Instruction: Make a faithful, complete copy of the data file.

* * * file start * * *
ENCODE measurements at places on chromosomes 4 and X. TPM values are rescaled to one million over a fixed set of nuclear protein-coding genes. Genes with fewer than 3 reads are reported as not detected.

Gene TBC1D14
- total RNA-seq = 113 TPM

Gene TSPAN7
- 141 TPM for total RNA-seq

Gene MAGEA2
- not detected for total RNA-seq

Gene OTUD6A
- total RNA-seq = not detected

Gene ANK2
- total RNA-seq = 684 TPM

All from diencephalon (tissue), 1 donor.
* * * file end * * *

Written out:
ENCODE measurements at places on chromosomes 4 and X. TPM values are rescaled to one million over a fixed set of nuclear protein-coding genes. Genes with fewer than 3 reads are reported as not detected.

Gene TBC1D14
- total RNA-seq = 113 TPM

Gene TSPAN7
- 141 TPM for total RNA-seq

Gene MAGEA2
- not detected for total RNA-seq

Gene OTUD6A
- total RNA-seq = not detected

Gene ANK2
- total RNA-seq = 684 TPM

All from diencephalon (tissue), 1 donor.